Swift. Silent. Deep.
The Jackson Hole Airforce, a legendary group of renegade skiers who made a name for themselves by ducking boundary ropes at Jackson Hole in pursuit of untracked powder and big cliffs, were a rough and rowdy group. Their story, perfectly captured in this documentary, is one of the key pieces of modern ski culture and history.
Better Off Dead
This 1985 cult flick about teen-angst is set amongst the backdrop of skiing filmed in Utah's Big and Little Cottonwood canyons. Cusack plays a guy who gets dumped by his girlfriend for the captain of the ski team, contemplates suicide, and then decides to challenge his rival to a ski race. His advice: "Just go straight and if anything gets in your way, turn!"
The story of Shane McConkey'sincredible life and untimely, tragic death is all caught in this documentary. Simply put, Shane McConkey changed skiing forever and for the better. While starring in 26 ski movies, including groundbreaking films like Yearbook, Steep, Higher Ground, and Sick Sense, McConkey pioneered innovations in equipment like rocker, and reverse camber skis, coined the now pervasive term "Freeskiing," and demonstrated time and time again just how much fun skiing can be. Never one to take himself too seriously, he once mounted a pair of water-skis with bindings and skied a steep Alaskan peak on them to prove his point that deep powder is more like water than snow. McConkey is about far more than just skiing – it's about why athletes risk their lives, and the terrible price they pay when they push the limits too far.
Blizzard of AAHHH's
Greg Stump's 1988 masterpiece, Blizzard of AAHHH's launched the extreme skiing movement in America while making Scott Schmidt, Mike Hattrup and Glen Plake the faces of skiing's next generation. The film features the trio shredding Chamonix's steep couloirs on 210cm skis, helmet cams the size of footballs, and of course, Glen Plake's colorful Mohawk. Documenting the edge of the edge, Blizzard of AAHHH's propelled skiing into the future and influenced every ski movie since, all while wearing neon and rocking out to Frankie Goes to Hollywood.
The Spy Who Loves Me
The opening sequence of this 1977 Bond movie is skiing gold. This chase scene begins in a chalet on a fireside bearskin rug with a nude blonde and ends with Bond parachuting off massive cliff. Along the way there are ski poles that turn into guns, a smooth powder run down a glacier dodging bullets, and a back flip for good measure.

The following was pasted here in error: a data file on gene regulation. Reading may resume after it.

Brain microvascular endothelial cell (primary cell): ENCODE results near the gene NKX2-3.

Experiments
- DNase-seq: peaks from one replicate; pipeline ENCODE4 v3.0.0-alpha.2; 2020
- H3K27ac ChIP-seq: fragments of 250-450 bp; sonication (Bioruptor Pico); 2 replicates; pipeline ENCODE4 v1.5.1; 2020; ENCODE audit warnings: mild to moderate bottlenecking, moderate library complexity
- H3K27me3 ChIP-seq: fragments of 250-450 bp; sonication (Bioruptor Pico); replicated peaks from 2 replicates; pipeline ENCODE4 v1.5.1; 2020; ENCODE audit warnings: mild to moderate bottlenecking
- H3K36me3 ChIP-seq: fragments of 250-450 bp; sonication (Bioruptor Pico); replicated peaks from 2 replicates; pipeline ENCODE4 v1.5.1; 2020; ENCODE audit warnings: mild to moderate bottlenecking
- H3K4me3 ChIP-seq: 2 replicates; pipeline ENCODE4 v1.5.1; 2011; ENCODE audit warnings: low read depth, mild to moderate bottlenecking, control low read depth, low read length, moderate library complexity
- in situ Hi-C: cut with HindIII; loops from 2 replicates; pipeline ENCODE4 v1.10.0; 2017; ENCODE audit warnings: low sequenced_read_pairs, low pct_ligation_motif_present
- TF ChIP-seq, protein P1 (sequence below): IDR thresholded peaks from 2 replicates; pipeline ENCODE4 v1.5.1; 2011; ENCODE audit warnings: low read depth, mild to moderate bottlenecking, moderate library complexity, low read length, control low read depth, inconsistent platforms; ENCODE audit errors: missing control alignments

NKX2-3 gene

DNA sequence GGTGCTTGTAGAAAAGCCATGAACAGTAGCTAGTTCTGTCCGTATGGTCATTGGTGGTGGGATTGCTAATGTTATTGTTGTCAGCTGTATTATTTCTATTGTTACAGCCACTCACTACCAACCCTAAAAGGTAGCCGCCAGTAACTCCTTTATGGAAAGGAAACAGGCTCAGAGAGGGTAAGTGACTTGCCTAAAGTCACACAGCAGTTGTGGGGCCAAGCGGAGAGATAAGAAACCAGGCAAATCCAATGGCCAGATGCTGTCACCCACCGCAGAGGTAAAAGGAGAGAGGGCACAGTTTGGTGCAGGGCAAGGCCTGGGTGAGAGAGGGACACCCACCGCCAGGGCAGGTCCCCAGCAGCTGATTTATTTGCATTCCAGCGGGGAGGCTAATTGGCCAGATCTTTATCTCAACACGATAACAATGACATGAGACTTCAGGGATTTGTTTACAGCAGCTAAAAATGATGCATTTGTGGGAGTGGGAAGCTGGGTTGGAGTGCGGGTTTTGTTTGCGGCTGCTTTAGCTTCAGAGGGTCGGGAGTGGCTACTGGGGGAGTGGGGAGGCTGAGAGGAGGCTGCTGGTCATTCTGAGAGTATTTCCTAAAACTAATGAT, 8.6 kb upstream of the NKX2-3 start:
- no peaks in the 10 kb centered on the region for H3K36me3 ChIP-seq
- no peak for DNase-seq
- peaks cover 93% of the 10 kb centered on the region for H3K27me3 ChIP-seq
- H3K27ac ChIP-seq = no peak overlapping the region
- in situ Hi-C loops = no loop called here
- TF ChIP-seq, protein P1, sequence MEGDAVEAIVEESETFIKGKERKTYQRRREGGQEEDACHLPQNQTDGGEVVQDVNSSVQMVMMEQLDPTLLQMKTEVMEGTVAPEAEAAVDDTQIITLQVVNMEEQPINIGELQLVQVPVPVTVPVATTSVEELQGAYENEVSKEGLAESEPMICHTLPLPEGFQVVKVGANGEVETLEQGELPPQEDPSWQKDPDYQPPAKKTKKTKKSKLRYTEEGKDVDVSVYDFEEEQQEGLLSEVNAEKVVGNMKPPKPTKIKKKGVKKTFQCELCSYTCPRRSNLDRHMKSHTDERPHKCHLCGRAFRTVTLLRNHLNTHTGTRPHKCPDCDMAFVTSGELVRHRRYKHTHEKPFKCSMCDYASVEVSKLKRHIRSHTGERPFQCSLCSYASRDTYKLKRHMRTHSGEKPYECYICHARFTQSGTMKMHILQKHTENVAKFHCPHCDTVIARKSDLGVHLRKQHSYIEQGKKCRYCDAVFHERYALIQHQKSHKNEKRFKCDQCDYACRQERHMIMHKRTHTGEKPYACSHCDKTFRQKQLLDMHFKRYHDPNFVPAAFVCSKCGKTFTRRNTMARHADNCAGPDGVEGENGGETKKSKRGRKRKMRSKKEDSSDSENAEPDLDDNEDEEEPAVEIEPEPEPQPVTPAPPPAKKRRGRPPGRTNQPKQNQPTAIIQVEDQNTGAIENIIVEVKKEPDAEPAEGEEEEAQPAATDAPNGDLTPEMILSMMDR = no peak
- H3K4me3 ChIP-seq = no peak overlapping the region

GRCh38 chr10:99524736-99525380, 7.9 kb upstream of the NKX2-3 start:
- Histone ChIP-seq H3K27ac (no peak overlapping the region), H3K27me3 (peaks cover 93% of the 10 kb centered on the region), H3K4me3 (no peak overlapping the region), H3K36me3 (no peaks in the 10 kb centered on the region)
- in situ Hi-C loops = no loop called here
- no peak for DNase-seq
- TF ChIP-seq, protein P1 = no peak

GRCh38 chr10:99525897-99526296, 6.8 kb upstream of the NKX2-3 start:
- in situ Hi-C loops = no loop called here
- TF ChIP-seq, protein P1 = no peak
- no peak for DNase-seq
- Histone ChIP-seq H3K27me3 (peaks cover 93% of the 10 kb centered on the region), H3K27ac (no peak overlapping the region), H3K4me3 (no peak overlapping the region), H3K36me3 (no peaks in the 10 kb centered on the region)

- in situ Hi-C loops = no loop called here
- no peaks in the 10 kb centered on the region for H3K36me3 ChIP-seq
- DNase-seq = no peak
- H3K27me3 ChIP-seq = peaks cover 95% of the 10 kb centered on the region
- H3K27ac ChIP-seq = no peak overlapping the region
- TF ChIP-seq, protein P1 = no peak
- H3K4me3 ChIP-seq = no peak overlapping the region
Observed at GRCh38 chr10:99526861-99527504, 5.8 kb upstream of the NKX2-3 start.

Aspen Extreme follows two aspiring skiers – T.J Burke and Dexter Ritecki – from the trash-heap hills of Detroit to the promised land of Aspen, Colorado, a journey full of cocaine, cougars and powder 8's. Full of parties, booze and boobs, Aspen Extreme charts the real-world highs and lows of following the ski-bum dream.
Deep and Light
Warren Miller's first feature-length movie, released in 1949, created an entirely new film genre. Equal parts documentary, comedy and live performance (Miller toured with the film and personally narrated it), Deep and Light is irreverent, beautiful and, above all, fun.
Hot Dog...The Movie
An instant cult classic and shoe-in on every "best ski movies" list ever made, Hot Dog…The Movie, like any good ski-bum, never takes itself too seriously. Full of rowdy parties, pranks, and great skiing, it inspired current and future ski bums everywhere to keep on living the dream.
This is without a doubt the best movie ever made about ski racing. Based on the novel by Pulitzer Prize-nominated writer Oakley Hall and filmed on location in Colorado and the Alps during the 1968-69 World Cup season, Downhill Racer stars Gene Hackman and Robert Redford at the top of their individual games. Redford won a best actor award from BAFTA for his roll as a cock-sure American determined to be the fastest skier in the world. It's also worth noting that he did all his own skiing in the film.
In 1972, ski film pioneer Dick Barrymore loaded up a Red, White and Blue Winnebago RV in Sun Valley, Idaho with five of the hottest freestyle skiers sponsored by K2 and hit the road. Like a skiing version of the merry pranksters, The Performers introduced hot-dogging and innovative freestyle skiing to an entire generation.
Chances are you've never heard of this three part French film made in the early eighties. Set in some sort of alternate universe/future it features a marauding, militaristic band of mono-skiers chasing a neon clad snowboarder as they shush through pristine powder, down steep chutes and over cliffs. Blurring the lines between ski movie and film-noir, our snowboarding hero escapes the evil mono-skiers with help from hang-gliders, helicopters and a star-trek inspired transporter. The footage of early snowboarding and mono-skiing alone are worth watching, but the original score, fuzzy plot line (it probably would have helped if we spoke French) and overall bizarreness make it a must see.